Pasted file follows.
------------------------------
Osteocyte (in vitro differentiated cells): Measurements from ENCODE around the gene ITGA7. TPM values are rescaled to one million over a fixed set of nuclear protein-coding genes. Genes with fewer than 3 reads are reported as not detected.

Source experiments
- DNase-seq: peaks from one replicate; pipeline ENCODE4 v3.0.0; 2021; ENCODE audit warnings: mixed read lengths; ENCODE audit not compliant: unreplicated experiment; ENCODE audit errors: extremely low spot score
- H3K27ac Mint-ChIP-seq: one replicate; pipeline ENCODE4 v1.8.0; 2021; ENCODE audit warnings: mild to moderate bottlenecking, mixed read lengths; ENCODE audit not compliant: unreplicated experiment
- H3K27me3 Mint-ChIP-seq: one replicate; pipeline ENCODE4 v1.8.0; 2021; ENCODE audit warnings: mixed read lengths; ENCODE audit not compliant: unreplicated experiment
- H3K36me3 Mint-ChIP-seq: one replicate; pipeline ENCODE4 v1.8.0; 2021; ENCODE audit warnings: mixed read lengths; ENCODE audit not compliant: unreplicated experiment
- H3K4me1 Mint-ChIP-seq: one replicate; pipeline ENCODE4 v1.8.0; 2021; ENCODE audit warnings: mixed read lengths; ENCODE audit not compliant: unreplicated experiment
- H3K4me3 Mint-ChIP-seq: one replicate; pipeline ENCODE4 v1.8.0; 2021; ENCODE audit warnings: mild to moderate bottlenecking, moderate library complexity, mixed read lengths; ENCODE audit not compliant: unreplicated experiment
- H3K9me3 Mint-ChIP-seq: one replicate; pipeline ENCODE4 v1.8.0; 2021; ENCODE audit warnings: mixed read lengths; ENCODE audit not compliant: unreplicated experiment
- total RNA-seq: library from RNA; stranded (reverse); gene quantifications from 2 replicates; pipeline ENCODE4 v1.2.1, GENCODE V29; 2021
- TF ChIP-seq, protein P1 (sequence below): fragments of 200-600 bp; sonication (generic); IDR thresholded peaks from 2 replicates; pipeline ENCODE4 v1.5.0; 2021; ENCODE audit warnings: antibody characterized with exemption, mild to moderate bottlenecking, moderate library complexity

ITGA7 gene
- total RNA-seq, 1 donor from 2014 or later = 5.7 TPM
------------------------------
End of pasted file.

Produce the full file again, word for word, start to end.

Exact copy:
Osteocyte (in vitro differentiated cells): Measurements from ENCODE around the gene ITGA7. TPM values are rescaled to one million over a fixed set of nuclear protein-coding genes. Genes with fewer than 3 reads are reported as not detected.

Source experiments
- DNase-seq: peaks from one replicate; pipeline ENCODE4 v3.0.0; 2021; ENCODE audit warnings: mixed read lengths; ENCODE audit not compliant: unreplicated experiment; ENCODE audit errors: extremely low spot score
- H3K27ac Mint-ChIP-seq: one replicate; pipeline ENCODE4 v1.8.0; 2021; ENCODE audit warnings: mild to moderate bottlenecking, mixed read lengths; ENCODE audit not compliant: unreplicated experiment
- H3K27me3 Mint-ChIP-seq: one replicate; pipeline ENCODE4 v1.8.0; 2021; ENCODE audit warnings: mixed read lengths; ENCODE audit not compliant: unreplicated experiment
- H3K36me3 Mint-ChIP-seq: one replicate; pipeline ENCODE4 v1.8.0; 2021; ENCODE audit warnings: mixed read lengths; ENCODE audit not compliant: unreplicated experiment
- H3K4me1 Mint-ChIP-seq: one replicate; pipeline ENCODE4 v1.8.0; 2021; ENCODE audit warnings: mixed read lengths; ENCODE audit not compliant: unreplicated experiment
- H3K4me3 Mint-ChIP-seq: one replicate; pipeline ENCODE4 v1.8.0; 2021; ENCODE audit warnings: mild to moderate bottlenecking, moderate library complexity, mixed read lengths; ENCODE audit not compliant: unreplicated experiment
- H3K9me3 Mint-ChIP-seq: one replicate; pipeline ENCODE4 v1.8.0; 2021; ENCODE audit warnings: mixed read lengths; ENCODE audit not compliant: unreplicated experiment
- total RNA-seq: library from RNA; stranded (reverse); gene quantifications from 2 replicates; pipeline ENCODE4 v1.2.1, GENCODE V29; 2021
- TF ChIP-seq, protein P1 (sequence below): fragments of 200-600 bp; sonication (generic); IDR thresholded peaks from 2 replicates; pipeline ENCODE4 v1.5.0; 2021; ENCODE audit warnings: antibody characterized with exemption, mild to moderate bottlenecking, moderate library complexity

ITGA7 gene
- total RNA-seq, 1 donor from 2014 or later = 5.7 TPM